I came across a rather amusing article in Scientific American today, entitled Creationism Invades Europe. It sounds rather ominous, but I think the first paragraph from the article itself will put things in perspective:
“This is outrageous!” Red-faced and visibly agitated, the 60-something was darting toward a hyperrealistic silicone reconstruction of Lucy, the world-famous, 3.2-million-year-old Australopithecus afarensis. After a highly confused couple of minutes it emerged that the man was operating within a 6,000-year biblical time frame. But he did not object to the evolutionary age of Lucy. He objected to her nakedness. “You have to cover her up! It’s almost as bad as going to the beach!”
I thought it felt good to go to the beach? The waves splashing on you, the sand (making sandcastles if you are young/talented enough), the sun in all its glory (unless it’s a rainy and murky day), beach volleyball etc. But anyway, I digress. This is a well-clothed Creationist in Europe talking. Who believes that humans were created out of God’s magic fart (not exactly, of course) one fine morning just about 6000 years ago. God’s creations also include all the fossils and bones, which a variety of dating methods have shown to be hundreds of thousands of years old, many showing clear signs of following evolutionary trends. God created them for whatever reason. But because Lucy, evolutionarily one of the earliest hominids and ancestresses of humans, could not be so because a reconstructed model of hers was totally naked! Apparently the gentleman forgot to remember that people don’t exactly take birth in their diapers. Nor do certain feral children who had grown up in the wild automatically learn the social importance of clothing. Continue reading “Evolution and challenges to its understanding”
We have frequently heard about how high sugar consumption in our daily diets is a risk factor for type II diabetes. The message is sometimes interpreted by many to mean that eating too much sugar will necessarily lead to type II diabetes, which is not true. Genetics plays a significant role in disease, and diabetes is no different. It’s a combination of genetics and lifestyle that affects pathogenesis as far as diabetes in concerned. Apart from sugar consumption, overall calorie consumption and amount of daily activity are important lifestyle factors. However, there is a definitive relationship between sugar consumption and type II diabetes in populations where risk for diabetes is moderate to high, and an individual cannot know the exact odds that they will develop type II diabetes, so it’s a good idea to have a balanced, sugar and calorie-controlled diet and regular exercise to keep the odds as low as possible. We are also usually told that excessive consumption of sweet food is bad for the teeth, because it attracts bacteria that might cause tooth decay. One warning we hear less commonly is that binging on sugar might lead to cardiovascular disease. While it’s true that there isn’t a great deal of information that can tell us to what extent sugar consumption is associated with cardiovascular disease and it’s still a matter of debate and further research, evidence from rather recent research has consistently pointed towards a positive association. And the reason why the evidence has been rather recent is, well, the sugar industry, a recent article published in the Journal of American Medical Association (JAMA) suggests.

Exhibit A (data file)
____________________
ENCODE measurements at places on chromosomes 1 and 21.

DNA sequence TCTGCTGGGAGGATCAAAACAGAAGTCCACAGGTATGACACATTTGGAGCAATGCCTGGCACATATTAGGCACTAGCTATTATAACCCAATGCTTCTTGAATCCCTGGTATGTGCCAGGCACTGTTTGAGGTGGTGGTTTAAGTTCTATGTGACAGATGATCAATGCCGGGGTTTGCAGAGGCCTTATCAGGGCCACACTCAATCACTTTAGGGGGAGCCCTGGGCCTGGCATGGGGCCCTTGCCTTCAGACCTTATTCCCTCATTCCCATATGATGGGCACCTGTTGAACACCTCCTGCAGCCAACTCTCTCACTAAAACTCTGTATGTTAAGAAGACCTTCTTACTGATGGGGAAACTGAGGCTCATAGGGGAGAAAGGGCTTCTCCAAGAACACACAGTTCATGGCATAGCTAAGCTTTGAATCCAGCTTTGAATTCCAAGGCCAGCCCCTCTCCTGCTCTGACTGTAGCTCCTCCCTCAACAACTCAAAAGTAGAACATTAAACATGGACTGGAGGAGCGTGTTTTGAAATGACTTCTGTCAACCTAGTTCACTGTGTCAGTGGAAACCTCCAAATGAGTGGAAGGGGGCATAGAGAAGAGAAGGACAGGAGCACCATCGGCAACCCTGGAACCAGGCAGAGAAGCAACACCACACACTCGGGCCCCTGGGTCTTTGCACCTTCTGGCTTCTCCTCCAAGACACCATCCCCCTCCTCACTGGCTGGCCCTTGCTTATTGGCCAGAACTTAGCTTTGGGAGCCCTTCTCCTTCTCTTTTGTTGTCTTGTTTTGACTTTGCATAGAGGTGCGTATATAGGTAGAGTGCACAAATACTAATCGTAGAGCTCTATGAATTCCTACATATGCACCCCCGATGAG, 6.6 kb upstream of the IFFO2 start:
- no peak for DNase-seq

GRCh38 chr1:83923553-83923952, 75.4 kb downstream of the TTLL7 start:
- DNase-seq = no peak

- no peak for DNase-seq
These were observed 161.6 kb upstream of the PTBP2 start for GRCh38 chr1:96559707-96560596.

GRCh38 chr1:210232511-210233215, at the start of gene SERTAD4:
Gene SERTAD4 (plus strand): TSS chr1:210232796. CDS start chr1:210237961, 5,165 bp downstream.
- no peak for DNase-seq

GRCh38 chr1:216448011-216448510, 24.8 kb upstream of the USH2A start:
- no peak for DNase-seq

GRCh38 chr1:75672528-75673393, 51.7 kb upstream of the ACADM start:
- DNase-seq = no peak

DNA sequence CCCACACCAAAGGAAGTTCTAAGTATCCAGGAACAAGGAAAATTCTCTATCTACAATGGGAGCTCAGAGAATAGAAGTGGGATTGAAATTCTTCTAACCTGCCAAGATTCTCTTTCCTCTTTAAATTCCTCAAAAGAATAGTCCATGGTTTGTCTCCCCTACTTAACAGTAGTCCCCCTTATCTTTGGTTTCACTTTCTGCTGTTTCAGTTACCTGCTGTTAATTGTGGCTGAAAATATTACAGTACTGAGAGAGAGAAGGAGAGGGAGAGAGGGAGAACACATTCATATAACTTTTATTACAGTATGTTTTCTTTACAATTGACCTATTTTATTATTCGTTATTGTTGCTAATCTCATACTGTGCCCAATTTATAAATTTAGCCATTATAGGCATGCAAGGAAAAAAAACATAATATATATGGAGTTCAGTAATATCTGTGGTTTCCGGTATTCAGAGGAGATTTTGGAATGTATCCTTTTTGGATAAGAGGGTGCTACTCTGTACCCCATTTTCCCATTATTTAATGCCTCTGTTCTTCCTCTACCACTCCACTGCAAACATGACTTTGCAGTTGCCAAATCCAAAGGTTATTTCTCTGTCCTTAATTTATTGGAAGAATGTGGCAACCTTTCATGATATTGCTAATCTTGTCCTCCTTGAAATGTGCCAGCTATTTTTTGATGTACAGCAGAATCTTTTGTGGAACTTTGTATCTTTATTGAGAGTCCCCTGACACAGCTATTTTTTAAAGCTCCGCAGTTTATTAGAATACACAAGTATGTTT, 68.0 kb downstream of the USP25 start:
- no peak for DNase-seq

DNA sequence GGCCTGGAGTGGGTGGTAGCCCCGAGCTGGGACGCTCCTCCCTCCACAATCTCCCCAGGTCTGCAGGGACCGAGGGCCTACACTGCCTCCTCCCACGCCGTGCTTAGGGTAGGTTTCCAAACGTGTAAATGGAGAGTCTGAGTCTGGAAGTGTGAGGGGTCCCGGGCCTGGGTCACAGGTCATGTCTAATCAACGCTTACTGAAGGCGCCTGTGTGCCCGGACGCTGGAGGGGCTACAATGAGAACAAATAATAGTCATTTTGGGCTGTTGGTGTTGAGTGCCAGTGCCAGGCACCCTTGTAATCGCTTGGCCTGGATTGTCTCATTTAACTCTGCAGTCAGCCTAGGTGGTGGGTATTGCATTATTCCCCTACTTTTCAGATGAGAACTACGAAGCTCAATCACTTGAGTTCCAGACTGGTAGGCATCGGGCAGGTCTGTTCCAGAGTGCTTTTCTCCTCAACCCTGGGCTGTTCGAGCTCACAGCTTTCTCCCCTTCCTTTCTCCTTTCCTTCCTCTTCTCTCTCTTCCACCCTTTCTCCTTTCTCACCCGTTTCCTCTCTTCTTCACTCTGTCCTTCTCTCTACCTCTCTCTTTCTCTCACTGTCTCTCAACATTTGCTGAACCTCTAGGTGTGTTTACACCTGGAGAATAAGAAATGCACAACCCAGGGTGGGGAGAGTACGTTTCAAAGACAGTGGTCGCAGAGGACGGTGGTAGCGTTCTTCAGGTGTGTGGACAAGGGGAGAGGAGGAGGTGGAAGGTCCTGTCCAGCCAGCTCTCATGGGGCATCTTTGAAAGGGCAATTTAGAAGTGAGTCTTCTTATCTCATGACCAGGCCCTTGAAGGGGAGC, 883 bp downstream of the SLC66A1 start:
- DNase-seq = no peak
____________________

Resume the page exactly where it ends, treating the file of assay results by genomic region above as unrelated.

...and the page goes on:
Continue reading “The bitter truth of sweet hearts, economy and regulation”
Charlie Hebdo loves being in the news. After shooting to international prominence in January 2015 following a terrorist attack on its office in Paris, which killed 12 of its staff members, people around the world came to know more about the magazine. Initial reaction to the atrocity was one of horror, followed by solidarity -which led to je suis <insert persecuted entity here> becoming something of a meme- and yet another round of debates over the limits to free speech and expression. People also started reflecting over whether or not minorities and their cultural claims being disproportionately targeted for criticism made them victims to cultural bullying in unfamiliar lands. Nevertheless, Charlie Hebdo, by and large, captured media attention in all parts of the world. What was a small throughput French magazine read by probably a few thousand people in Paris became an internationally recognized satire magazine known for its irreverent satire and dark humor. When they made a comeback not long after the tragic episode, they were praised the world over for their bravery. This now means that Charlie Hebdo‘s readership has conceivably taken an upward curve in parts of the world where French is spoken and understood, apart from having its works being translated into different languages. Continue reading “Charlie Hebdo, laïcité and Italy”